Rather than downgrading as a cyclist, Bradley continued to race as a Cat 3 and was among the fiercest competitors on the road. Less than a year after having his right leg amputated, Bradley was racing at the USA Paracycling Championships and competed in the World Paracycling Championships as well.
“We are shocked and saddened by this tragic news,” said Charlie Huebner, U.S. Olympic Committee Chief of Paralympics. “Matt was a valued Paralympic team member who inspired others and was the epitome of class. He was not only passionate about cycling, but also dedicated to teaching, mentoring and giving back to his community. He will be greatly missed.”
Numerous memorial rides were organized in the hours following Bradley’s death. Dozens of cyclists hit the road with heavy hearts and shared memories of their friend.
“Matt and I came up through the categories together, 5's, 4's, 3's and some masters,” Shane Dunleavy said. “We did a ton of races together, he was always the guy you wanted to be near in the peloton; upbeat, positive, smiling, aware and considerate.”
“He would let you in in an echelon and never put you in the gutter,” Dunleavy said. “He'd always try to slow the field if someone had a mechanical or crash so they had a chance of getting back in. I remember when he flatted a few miles into the Capitol Reef Road Race, I was so happy to go to the front and slow everybody down so I could repay him for all the times he had done the same.”
Bradley, in addition to his work as an educator at the University of Utah, was a partner with his brothers and friends at the DNA Cycling clothing company.
With a bachelor’s degree from Brigham Young University, Bradley continued his education at Indiana University where he earned masters and doctorate degrees.
His activism was not limited to the Mestizo Arts and Activism Collective. He was a frequent volunteer at a variety of causes ranging from political rallies to community 5K runs where he helped serve cups of water to runners in an effort to raise awareness of cyber-bullying at Utah schools.
Bradley won numerous awards and honors at the University of Utah for his education, mentoring and activism.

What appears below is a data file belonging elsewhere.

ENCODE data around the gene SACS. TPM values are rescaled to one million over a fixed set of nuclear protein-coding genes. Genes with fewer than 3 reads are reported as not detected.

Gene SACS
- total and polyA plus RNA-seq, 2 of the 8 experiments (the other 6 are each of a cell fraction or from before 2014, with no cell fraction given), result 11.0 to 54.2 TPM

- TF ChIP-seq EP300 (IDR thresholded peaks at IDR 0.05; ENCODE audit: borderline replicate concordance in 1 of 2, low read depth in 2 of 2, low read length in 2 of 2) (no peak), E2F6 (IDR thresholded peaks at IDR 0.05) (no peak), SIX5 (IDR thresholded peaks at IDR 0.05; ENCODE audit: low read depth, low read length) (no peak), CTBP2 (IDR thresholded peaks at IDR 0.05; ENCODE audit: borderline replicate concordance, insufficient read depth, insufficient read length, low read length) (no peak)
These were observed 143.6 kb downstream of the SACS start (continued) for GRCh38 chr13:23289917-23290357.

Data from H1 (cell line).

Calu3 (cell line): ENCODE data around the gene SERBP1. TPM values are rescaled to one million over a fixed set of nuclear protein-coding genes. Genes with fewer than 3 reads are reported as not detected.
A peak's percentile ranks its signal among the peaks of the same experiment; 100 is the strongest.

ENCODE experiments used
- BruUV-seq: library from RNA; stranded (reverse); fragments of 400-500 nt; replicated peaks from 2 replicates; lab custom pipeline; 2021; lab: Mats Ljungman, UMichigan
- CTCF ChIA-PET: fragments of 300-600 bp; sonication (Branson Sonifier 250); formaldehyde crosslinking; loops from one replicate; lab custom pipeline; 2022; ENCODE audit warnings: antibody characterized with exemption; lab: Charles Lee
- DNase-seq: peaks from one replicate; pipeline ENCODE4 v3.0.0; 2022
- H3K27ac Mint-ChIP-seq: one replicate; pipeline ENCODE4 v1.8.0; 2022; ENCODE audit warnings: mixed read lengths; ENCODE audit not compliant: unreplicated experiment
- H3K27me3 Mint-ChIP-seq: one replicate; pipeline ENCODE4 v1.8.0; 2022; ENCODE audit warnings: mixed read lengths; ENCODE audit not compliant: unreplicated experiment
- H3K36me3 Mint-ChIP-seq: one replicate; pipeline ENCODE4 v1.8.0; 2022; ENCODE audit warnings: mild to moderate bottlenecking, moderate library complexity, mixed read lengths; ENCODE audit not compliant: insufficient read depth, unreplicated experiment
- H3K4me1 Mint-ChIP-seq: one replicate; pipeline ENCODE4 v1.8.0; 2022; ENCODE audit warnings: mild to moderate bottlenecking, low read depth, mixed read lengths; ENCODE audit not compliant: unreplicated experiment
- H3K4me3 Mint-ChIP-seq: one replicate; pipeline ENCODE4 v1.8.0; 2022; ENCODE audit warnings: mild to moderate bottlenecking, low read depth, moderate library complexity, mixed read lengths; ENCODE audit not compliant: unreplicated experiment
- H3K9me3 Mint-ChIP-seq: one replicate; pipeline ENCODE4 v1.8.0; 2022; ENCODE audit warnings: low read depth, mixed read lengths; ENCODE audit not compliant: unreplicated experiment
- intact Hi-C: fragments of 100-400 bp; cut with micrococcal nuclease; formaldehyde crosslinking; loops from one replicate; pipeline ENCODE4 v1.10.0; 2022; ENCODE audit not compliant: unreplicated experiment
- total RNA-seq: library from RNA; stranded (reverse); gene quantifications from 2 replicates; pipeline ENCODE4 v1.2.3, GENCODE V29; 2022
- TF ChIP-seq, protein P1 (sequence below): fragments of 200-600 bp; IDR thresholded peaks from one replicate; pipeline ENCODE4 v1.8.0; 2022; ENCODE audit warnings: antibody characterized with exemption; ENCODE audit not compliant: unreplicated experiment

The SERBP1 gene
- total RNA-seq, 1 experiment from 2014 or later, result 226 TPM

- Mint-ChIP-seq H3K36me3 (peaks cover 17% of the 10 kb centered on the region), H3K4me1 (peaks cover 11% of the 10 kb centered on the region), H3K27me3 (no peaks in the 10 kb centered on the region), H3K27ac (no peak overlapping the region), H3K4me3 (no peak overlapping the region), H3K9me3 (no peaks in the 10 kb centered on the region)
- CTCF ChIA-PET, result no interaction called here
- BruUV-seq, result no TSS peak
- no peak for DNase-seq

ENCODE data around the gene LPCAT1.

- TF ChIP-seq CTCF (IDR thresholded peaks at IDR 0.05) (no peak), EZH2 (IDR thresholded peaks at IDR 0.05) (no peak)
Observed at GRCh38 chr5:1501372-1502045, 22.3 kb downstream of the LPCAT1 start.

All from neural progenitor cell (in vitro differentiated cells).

Most importantly, though, Bradley won the hearts of many as he served them.
“The one thing I'll always remember about Matt is his smile, it was always there and just radiated kindness. I can close my eyes and see it now,” Dunleavy said. “Funny, the only time I saw him not smiling was one day in the parking lot before (the) Hell of the North (race). I could tell something was wrong and stopped to ask him what was up and if he needed any help. Turns out his dog was injured and needed surgery and he was stressed out and worried about her – he smiled all the way through his cancer and amputation fight, and comeback but his dog’s injury had him down. Don't know why this sticks in my mind but it does and it made me like him even more. I mentioned it to some teammates and before I knew it everyone was passing the hat to help him out and we came up with enough to cover a good chunk of the surgery. I don't think I've ever seen someone so appreciative in my life, he literally thanked me every time he saw me for the next year, and brought fresh veggies from his garden for me (and others) to the cyclocross races.”
Bradley raced as recently as the weekend before his death, competing as a Cat 3 in the prestigious San Dimas Stage Race in California. The local racing community remembered Bradley with fondness at a criterium at Rocky Mountain Raceway where each field held a one-legged lap in his honor.
Bradley leaves behind brothers, nieces, nephews, parents and many friends.
“Not going to be the same in the peloton without him in there,” Dunleavy said.
It’s a sentiment shared by many.